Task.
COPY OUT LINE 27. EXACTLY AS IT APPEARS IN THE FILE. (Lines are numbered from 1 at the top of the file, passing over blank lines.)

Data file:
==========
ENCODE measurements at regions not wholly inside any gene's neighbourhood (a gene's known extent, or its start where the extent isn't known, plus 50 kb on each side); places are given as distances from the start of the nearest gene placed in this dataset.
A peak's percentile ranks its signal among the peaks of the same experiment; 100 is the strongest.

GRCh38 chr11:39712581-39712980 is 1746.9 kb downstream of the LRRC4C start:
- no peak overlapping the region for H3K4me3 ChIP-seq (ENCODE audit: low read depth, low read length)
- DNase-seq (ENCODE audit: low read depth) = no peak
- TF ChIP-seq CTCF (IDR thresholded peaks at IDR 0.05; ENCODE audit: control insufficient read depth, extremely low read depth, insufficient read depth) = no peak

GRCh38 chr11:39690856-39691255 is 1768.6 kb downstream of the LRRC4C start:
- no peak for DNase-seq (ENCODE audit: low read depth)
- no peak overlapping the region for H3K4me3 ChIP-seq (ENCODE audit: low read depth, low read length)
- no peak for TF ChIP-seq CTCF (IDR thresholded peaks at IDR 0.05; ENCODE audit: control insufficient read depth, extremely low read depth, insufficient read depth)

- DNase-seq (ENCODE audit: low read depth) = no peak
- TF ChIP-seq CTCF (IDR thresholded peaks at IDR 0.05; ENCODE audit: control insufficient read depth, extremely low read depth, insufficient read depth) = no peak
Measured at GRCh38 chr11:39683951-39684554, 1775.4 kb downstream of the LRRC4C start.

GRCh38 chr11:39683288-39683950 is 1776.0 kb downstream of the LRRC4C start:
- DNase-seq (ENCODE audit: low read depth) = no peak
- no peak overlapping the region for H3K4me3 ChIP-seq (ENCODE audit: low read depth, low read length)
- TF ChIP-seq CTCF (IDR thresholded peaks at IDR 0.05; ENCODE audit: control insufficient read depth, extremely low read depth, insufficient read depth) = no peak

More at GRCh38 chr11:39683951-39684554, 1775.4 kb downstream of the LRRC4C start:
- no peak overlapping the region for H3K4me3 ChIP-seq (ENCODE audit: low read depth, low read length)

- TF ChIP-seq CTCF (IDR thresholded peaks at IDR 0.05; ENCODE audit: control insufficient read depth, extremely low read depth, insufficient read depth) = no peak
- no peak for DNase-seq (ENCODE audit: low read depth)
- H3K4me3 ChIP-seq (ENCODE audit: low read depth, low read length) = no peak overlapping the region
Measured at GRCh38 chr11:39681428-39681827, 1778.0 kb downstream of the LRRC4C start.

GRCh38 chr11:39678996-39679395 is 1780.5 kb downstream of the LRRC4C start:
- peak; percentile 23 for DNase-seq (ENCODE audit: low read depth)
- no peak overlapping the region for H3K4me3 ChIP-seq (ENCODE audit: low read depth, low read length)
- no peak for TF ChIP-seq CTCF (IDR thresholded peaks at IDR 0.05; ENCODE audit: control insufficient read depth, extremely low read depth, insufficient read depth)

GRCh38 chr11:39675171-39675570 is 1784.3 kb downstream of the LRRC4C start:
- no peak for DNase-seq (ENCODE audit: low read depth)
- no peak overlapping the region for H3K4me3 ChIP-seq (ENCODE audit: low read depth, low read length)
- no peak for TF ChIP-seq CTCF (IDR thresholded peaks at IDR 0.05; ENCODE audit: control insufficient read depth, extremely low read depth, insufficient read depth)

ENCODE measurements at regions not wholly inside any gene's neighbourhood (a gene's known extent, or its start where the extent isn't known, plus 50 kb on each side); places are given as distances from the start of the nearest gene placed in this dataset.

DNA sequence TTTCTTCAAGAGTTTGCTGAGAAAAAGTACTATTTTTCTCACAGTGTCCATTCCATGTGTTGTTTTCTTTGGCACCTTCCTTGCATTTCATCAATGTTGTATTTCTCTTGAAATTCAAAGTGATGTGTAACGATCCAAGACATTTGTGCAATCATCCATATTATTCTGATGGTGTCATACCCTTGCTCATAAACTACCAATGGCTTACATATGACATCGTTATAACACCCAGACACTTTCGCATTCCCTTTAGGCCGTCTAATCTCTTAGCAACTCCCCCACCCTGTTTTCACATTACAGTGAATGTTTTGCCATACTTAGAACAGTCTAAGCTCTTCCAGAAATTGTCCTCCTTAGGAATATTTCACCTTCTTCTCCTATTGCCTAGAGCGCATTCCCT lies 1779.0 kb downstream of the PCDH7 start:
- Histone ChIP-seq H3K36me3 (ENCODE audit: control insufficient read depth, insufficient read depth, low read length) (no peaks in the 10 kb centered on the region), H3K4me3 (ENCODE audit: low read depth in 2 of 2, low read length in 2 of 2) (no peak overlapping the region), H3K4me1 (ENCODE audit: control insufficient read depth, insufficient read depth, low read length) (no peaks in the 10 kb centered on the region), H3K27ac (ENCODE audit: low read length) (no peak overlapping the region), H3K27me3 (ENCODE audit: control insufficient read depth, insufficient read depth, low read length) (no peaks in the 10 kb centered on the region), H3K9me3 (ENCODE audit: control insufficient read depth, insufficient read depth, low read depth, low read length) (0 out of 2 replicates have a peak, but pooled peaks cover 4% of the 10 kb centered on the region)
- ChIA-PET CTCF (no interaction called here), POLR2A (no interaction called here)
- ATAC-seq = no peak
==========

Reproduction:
- no peak for TF ChIP-seq CTCF (IDR thresholded peaks at IDR 0.05; ENCODE audit: control insufficient read depth, extremely low read depth, insufficient read depth)